One point we did find out about driving in NZ is that there are possums everywhere. If they wander out into the road in front of you, you must not stop. They are viewed as pests in NZ and people swerving around them cause countless accidents every year — it isn’t worth it.

Things To Do

It’s a little disingenuous to write a North Island “to-do” list. There is something for everyone and honestly you need to do more research than this. Instead I’ll just put the highlights of what we did and saw and let you fill in the blanks. We had 10 days and filled them all – we could have filled them again without any hesitation. A disclaimer – we didn’t have the time or means to go any further South than Tongariro so Wellington was missed out, something which we would obviously have seen should there have been time.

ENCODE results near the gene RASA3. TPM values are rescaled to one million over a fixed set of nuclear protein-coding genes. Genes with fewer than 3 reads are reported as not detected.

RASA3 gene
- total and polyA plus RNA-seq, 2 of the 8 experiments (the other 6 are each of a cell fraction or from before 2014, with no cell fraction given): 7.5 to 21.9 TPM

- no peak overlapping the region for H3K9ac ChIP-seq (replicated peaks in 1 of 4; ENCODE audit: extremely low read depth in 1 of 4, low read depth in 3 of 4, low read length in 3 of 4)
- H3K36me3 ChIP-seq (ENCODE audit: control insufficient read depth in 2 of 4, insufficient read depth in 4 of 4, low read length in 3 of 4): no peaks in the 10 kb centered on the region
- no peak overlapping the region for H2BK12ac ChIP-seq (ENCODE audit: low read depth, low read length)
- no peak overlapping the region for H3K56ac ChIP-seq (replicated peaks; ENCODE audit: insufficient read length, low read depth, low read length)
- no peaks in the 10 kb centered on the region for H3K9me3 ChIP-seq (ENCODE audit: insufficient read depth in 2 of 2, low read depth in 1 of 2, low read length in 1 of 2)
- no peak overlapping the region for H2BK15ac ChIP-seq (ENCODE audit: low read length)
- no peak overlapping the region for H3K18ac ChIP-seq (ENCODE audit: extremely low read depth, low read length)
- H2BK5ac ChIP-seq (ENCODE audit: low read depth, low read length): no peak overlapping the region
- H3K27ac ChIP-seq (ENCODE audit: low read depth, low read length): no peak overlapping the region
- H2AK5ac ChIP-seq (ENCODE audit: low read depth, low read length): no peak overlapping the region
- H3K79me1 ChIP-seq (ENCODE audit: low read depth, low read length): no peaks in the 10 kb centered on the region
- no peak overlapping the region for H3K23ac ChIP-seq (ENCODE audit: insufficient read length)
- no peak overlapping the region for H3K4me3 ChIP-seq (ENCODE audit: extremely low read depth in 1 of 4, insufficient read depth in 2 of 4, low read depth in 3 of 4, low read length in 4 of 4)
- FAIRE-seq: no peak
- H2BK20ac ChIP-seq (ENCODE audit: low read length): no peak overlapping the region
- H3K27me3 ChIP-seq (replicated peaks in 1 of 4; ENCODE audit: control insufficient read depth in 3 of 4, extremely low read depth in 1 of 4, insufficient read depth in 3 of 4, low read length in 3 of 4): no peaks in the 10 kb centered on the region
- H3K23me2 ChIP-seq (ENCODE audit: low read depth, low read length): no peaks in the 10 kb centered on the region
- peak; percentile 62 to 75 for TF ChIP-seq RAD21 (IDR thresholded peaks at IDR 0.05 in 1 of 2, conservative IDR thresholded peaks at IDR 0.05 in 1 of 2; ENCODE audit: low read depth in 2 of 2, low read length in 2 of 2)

Tongariro Crossing – This was the personal highlight for me. The Tongariro Alpine Crossing is known as New Zealand’s best one-day walk, and in a country as beautiful and diverse as NZ that is one hell of a compliment. Situated just to the south of magnificent Lake Taupo, the crossing is a 19 and a bit km walk taking you up to the mountaintops which Peter Jackson imagined to most resemble Mordor. We went in April and caught the snow, making the bubbling emerald lake even more other-worldly. There are active volcano vents, luminous sulphurous lakes, breath-taking views, perilous ridges and lush, green forests. The weather for us went from about -10 and snowy to 20 degrees in the plus throughout the walk. It is simply stunning. Stay in the National Park the night before so you can get a good early start.